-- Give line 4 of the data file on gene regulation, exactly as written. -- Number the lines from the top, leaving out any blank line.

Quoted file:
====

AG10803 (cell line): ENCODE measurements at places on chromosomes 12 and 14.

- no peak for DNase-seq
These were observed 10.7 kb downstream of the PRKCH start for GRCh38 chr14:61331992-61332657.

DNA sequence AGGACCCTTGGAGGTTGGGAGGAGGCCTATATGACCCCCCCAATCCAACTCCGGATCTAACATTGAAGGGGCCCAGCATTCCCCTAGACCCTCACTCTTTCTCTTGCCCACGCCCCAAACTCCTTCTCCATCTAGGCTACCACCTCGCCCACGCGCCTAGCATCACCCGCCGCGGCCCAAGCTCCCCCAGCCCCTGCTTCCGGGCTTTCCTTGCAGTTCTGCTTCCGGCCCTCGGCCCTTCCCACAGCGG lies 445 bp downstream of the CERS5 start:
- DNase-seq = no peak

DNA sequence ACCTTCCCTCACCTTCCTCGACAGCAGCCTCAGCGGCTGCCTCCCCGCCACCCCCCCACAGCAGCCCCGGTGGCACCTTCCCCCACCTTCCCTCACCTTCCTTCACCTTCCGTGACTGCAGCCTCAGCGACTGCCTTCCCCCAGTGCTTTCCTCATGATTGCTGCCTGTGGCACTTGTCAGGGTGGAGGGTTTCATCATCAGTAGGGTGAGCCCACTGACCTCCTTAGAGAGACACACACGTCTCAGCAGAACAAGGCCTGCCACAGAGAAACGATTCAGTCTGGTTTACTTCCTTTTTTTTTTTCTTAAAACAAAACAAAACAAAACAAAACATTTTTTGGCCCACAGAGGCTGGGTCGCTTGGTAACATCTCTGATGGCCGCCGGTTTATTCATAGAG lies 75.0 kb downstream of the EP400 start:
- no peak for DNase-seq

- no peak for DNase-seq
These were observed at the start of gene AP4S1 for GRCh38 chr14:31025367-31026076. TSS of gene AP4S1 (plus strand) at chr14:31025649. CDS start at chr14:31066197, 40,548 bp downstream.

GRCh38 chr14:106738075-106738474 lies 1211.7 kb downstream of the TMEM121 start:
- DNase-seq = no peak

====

DNA sequence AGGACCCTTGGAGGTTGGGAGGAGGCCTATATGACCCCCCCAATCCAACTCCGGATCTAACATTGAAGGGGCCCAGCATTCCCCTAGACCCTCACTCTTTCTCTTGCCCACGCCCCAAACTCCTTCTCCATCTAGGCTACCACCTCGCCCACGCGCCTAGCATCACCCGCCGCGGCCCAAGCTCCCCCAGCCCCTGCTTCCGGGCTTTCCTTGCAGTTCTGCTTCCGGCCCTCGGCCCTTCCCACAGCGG lies 445 bp downstream of the CERS5 start: